E. Christian Objections to the Oral Law
We now move on to those Christian objections directed against the Jewish belief in the unwritten teachings of Moses. This group of Christians recognize the eternal validity of the Law of Moses. These people accept that the Law of Moses in its entirety is incumbent upon all Jews at all times. Their difference with Judaism lies in their rejection of those teachings of Moses which are not recorded in the Five Books. The basis of this rejection is rooted in the doctrines of the Evangelical Church which posits that there is no source of divine guidance outside of the pages of scripture. Evangelical Christians believe that all the instruction that God intended for mankind is contained within the pages of scripture.
The odd thing about this doctrine is that it is non-scriptural. There is no verse in scripture which states that all divine instruction must be contained within scripture to the exclusion of any other source. The principle that these biblicists consider axiomatic – “sola scriptura” (- solely scripture) – has no basis in scripture. On the contrary, the scriptures repeatedly emphasize the need for living teachers.
When Moses came down from the Mountain of Sinai, he had in his hands the two tablets upon which were inscribed the Ten Commandments (Exodus 34:29), and nothing more. But God had told him much more (Deuteronomy 5:28). The rest of the commandments were told to the people orally. In fact, the two tablets were not available for public reading. They were stored in the Ark of the Covenant which was kept in the holy of holies – a place which was accessible to no one but the high priest on the Day of Atonement. During the 40 years under Moses’ leadership the process of studying the Law was intense. It was necessary to appoint a leader for every ten men in order to guide them in matters of the Law – necessitating more than 60,000 teachers for a nation of 600,000 (Exodus 18:13-26). During these 40 years the scriptures record only two personal violations of the Law (Leviticus 24:11, Numbers 15:32). It is clear that the nation as a whole observed the Law without having seen a written word. The observance of the Law took root amongst the Jewish people through the spoken word. It was only shortly before Moses died that the Five Books of Moses were put into writing (Deuteronomy 30:9). After the Law was put into writing the people still needed living teachers for guidance. The entire tribe of Levi – approx. 4% of the nation – were not given any agricultural lands (Numbers 18:24, Deuteronomy 18:1). They were supported by the tithes of the nation and their role was the teaching of the Law (Leviticus 10:11, Deuteronomy 17;9,18, 21:5, 33:10, 1Chronicles 26:32, 2Chronicles 17:8, 31:4, Nehemiah 8:7). When the nation strayed from God, the scriptures point to the lack of a teacher as one of the factors precipitating this period of disobedience (2Chronicles 14:3). The scripture tells us that the living teachers were influential components in the national waves of repentance (Judges 5:9, 2Chronicles 17:7-9, 31:4, 35:3, Nehemiah 8:7). The Evangelical notion, where the individual turns to his printed KJV bible for guidance and to nowhere else, cannot be supported by the same KJV bible. For scripture is unequivocally clear that the nation requires a class of living teachers in order to guide them in the application of the Law.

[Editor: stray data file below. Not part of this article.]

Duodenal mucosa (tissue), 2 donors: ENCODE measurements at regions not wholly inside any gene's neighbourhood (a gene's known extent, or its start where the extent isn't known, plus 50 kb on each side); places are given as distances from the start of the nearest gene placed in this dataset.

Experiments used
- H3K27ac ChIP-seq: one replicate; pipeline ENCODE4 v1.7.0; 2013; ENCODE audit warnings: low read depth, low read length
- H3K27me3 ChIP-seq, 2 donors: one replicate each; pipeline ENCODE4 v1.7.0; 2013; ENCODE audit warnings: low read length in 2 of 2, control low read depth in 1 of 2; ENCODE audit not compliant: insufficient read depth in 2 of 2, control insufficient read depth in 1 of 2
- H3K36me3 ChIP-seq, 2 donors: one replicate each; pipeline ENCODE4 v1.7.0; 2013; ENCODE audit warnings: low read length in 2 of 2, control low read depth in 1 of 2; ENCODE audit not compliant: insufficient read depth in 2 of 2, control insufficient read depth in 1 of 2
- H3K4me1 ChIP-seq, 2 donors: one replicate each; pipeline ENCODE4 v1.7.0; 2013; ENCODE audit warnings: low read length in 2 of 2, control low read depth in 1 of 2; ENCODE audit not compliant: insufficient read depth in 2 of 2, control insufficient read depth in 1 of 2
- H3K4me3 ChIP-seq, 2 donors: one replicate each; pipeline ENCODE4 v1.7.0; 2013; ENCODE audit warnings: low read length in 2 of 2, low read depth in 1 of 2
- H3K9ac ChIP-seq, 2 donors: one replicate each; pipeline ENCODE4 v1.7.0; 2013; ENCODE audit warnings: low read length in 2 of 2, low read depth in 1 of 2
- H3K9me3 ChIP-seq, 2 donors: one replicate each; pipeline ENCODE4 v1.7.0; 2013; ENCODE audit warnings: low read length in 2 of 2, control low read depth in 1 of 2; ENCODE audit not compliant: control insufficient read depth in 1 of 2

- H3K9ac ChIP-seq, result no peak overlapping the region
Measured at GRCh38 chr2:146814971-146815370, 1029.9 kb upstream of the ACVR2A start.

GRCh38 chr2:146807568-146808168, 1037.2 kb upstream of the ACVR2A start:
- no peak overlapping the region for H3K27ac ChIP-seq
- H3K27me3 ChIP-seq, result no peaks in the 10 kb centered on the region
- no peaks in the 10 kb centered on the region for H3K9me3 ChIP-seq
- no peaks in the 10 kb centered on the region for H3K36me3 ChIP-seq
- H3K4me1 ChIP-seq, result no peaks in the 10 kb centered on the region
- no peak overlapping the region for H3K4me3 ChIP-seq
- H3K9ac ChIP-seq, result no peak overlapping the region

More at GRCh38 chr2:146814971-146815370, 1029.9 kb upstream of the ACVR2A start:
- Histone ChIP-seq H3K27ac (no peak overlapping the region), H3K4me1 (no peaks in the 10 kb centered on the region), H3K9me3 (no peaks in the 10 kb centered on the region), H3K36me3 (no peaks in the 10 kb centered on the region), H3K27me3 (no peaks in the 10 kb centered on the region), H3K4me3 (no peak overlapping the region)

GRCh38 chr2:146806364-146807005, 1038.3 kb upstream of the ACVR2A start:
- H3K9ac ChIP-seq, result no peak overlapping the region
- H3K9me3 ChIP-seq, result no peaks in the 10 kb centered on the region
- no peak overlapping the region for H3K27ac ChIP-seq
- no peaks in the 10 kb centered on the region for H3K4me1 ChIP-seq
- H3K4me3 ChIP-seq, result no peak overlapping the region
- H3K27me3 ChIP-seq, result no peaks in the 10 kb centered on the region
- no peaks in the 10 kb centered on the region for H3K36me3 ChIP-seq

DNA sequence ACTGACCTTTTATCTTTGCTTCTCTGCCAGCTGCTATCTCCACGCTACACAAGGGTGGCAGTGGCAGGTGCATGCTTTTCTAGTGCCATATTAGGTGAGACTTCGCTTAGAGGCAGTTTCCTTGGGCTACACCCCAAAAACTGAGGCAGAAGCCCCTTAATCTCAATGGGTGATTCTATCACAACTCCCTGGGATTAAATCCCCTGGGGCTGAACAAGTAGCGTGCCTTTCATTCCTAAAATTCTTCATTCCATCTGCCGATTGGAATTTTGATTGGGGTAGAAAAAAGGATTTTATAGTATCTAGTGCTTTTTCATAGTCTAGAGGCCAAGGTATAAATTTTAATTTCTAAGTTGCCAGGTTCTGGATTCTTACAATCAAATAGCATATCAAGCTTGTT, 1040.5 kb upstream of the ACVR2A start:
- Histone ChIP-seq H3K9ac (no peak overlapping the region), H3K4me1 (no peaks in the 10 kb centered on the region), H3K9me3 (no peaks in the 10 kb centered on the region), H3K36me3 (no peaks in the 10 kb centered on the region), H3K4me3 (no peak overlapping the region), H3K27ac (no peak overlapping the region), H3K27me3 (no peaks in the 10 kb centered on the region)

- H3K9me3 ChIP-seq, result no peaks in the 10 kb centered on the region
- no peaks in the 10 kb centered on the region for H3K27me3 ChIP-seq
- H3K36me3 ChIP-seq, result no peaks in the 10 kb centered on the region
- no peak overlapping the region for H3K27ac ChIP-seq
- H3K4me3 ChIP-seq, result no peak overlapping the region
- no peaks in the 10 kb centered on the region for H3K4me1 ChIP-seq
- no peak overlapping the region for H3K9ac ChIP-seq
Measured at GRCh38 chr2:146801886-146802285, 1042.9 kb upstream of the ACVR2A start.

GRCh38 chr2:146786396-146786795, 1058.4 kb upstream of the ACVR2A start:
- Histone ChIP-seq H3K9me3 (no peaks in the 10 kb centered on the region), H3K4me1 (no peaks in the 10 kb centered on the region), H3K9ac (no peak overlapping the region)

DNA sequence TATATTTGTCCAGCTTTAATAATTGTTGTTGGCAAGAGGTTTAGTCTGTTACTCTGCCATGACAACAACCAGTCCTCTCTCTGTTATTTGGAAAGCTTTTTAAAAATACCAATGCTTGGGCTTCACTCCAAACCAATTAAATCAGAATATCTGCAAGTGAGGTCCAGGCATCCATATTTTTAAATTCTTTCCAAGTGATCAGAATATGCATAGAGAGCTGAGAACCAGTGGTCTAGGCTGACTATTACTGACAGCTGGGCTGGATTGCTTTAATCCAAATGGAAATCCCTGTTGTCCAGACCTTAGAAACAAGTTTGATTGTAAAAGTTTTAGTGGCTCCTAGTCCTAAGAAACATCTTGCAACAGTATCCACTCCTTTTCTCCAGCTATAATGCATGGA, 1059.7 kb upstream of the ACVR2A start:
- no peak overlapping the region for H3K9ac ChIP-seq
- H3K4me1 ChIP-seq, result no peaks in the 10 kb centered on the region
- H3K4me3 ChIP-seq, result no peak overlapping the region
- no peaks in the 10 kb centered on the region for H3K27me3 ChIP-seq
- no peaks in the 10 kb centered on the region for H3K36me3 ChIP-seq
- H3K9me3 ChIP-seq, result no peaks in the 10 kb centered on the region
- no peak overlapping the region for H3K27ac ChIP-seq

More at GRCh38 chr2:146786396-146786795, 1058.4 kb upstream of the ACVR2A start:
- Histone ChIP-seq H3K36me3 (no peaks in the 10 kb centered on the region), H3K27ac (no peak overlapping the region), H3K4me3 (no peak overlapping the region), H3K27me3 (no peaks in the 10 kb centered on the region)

This Evangelical doctrine which rejects all extra-scriptural teaching, is untenable from another angle. The canon of scripture precedes scripture. In order to have scripture one must acknowledge the authority of the society that canonized and preserved the scriptures. The same body of people who gave us scripture, also give us the unwritten teachings of Moses. If we are to dismiss the testimony of our nation concerning the Law, then why should we accept our nation’s testimony concerning scripture? To the Jew, the acceptance of scripture and the rejection of the nation’s legacy is an exercise in self-contradiction.